EPA head Scott Pruitt’s on-air climate claims will soon have to be backed up with science, or he’ll have some ‘splainin’ to do, rules a federal judge.
In March 2017, Scott Pruitt appeared on CNBC’s “Squawk Box” morning news and talk show. When asked about carbon dioxide and climate change, he opined, “I would not agree that it’s a primary contributor to the global warming that we see.” He also said that there was a “tremendous disagreement” about the impact human activity has on the Earth’s climate. The next day, the nonprofit group PEER (Public Employees for Environmental Responsibility) filed a Freedom of Information Act (FOIA) request asking Pruitt’s EPA to share any and all studies that backed up Pruitt’s on-air climate claims. Since Pruitt’s statements fly in the face of the overwhelming consensus regarding climate change (and, frankly, against some rather basic science), surely he must be sitting on some revolutionary information that would change everything (if true).
PEER’s broad FOIA filing requested “EPA documents that support the conclusion that human activity is not the largest factor driving global climate change.” The EPA, an agency once tasked with protecting the environment, fought back, refusing to comply with the request. Prior to Pruitt’s tenure at the agency, the EPA released many reports outlining the overwhelming effects of human activity on our destabilizing climate; now, apparently, it’s all essentially unknowable, and the details are just too hard to dig up. The EPA couldn’t, or wouldn’t, support Pruitt’s climate claims. PEER decided to sue the agency, adding one more lawsuit to the EPA’s impressive and growing pile of litigation.
Last week, Judge Beryl A. Howell, an Obama nominee serving as chief judge of the U.S. District Court for the District of Columbia, ruled that the EPA would have to comply with the FOIA request by producing the documentation to back up the climate claims by July 2, 2018. If they are unable to do so, they will have some explaining to do by July 11th.
While it’s certainly satisfying to make Scott Pruitt and his agency squirm, asking Pruitt and the EPA to produce the evidence behind the climate claims shows a misunderstanding, perhaps deliberately so, surrounding the EPA’s new role under the Trump administration. While Steve Bannon was banished from the Trump inner circle last August (centuries ago, in Trump news cycles), his plan to deconstruct the administrative state lives on in Trump’s picks to head federal agencies. Scott Pruitt, in particular, was previously known for repeatedly challenging EPA regulations during his tenure as Oklahoma’s attorney general. The point is to reduce that which should be the guardian of the public interest into a tiny, remnant rubber-stamper for corporate interests.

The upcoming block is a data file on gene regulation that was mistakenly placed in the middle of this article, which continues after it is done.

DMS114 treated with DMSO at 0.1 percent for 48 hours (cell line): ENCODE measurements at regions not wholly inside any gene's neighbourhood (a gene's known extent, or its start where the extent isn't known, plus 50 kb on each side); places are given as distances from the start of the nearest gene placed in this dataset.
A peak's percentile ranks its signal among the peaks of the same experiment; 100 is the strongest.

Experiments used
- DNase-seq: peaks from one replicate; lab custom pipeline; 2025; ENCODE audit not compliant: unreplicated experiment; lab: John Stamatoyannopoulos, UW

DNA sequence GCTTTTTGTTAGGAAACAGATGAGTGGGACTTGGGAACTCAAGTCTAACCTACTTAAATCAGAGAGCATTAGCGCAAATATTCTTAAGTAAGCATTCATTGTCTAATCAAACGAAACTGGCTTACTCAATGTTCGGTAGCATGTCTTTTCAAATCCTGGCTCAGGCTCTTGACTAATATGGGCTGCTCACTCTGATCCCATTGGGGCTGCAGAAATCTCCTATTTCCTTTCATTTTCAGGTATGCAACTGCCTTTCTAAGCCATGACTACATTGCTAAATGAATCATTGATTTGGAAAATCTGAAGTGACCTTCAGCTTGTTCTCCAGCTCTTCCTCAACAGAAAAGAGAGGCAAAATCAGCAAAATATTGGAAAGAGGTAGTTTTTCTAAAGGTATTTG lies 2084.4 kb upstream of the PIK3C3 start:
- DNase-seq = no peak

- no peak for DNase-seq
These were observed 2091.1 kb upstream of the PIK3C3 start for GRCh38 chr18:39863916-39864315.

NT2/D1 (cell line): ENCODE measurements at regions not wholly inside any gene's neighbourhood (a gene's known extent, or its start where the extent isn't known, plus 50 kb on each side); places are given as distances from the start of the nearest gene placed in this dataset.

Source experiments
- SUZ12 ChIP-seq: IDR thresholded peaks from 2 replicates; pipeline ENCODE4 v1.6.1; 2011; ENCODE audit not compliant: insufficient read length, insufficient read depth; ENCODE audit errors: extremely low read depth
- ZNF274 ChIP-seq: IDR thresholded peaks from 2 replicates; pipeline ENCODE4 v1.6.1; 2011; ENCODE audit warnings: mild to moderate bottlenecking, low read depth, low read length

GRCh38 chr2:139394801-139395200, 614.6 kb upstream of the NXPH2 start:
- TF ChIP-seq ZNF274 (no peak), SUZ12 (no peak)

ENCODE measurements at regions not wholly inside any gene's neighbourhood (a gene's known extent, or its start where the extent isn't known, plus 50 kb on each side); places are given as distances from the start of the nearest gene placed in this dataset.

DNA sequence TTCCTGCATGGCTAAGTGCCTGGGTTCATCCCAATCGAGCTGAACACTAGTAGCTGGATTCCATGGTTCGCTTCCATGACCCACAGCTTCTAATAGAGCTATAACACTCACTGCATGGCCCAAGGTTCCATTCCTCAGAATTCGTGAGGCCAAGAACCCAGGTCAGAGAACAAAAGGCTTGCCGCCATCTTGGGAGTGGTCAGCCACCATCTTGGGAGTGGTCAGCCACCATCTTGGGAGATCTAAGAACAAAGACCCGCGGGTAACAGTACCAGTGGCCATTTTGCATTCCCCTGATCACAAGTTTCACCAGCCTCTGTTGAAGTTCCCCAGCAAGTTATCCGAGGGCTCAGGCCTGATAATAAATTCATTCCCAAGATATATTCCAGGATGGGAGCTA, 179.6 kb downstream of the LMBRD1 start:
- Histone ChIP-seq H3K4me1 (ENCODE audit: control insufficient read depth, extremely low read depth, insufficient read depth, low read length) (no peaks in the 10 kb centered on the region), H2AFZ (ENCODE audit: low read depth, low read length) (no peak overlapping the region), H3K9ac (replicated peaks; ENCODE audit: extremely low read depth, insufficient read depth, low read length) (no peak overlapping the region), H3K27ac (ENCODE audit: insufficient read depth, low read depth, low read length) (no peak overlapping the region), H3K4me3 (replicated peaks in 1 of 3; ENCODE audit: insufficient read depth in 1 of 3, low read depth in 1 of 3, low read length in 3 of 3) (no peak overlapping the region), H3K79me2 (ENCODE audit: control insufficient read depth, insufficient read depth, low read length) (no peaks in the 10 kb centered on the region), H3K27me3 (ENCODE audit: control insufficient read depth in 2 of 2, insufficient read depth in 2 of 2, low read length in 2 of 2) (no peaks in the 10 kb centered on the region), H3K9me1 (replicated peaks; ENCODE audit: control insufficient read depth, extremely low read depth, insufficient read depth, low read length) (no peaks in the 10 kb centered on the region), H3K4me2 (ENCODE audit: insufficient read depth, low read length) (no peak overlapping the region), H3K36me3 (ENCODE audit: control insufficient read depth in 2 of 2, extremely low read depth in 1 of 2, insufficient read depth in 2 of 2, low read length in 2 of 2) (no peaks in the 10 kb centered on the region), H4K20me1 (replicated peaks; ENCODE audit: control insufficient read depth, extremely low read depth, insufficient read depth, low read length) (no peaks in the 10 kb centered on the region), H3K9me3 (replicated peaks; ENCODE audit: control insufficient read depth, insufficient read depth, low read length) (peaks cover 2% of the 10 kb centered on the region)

Further, asking for the studies behind Pruitt’s outlandish climate claims assumes that scientific support, or the lack thereof, will matter to anyone but the people who already accept the scientific consensus regarding anthropogenic climate change. It does not. Neither scientific evidence, nor messaging, nor carefully crafted arguments appealing to supposedly core conservative values (such as defense or free markets) move the needle on public opinion surrounding an issue that has become as polarized as the Earth’s magnetic field itself. While it’s not unheard-of for conservatives to support action on climate change, it’s risky for politicians like Pruitt to act against the interests of the voting base, or the companies and wealthy donors that keep them afloat. Perhaps that’s why Pruitt’s actions have been less about defending the environment and more about eliminating the kinds of regulations that polluters wish didn’t exist at all.
Still, there’s at least one good reason for us to keep the current administration on the defensive. Whether or not Pruitt, the EPA, and conservative politicians and voters believe it, climate change is already happening, and it will only get harder for humans to maintain the status quo as time goes by. Just as so-called conservatives don’t worry overly much about pleasing and compromising with what passes for the political Left in the United States, perhaps it’s time for the Left to stop trying to woo and convince the Right about climate change or other key issues, and start working around them. The Democrats (and points further left) likely lack the authoritarian force needed to herd enough cats to pull it off, but hey, Obi-Wan, this fight might be our last, best hope.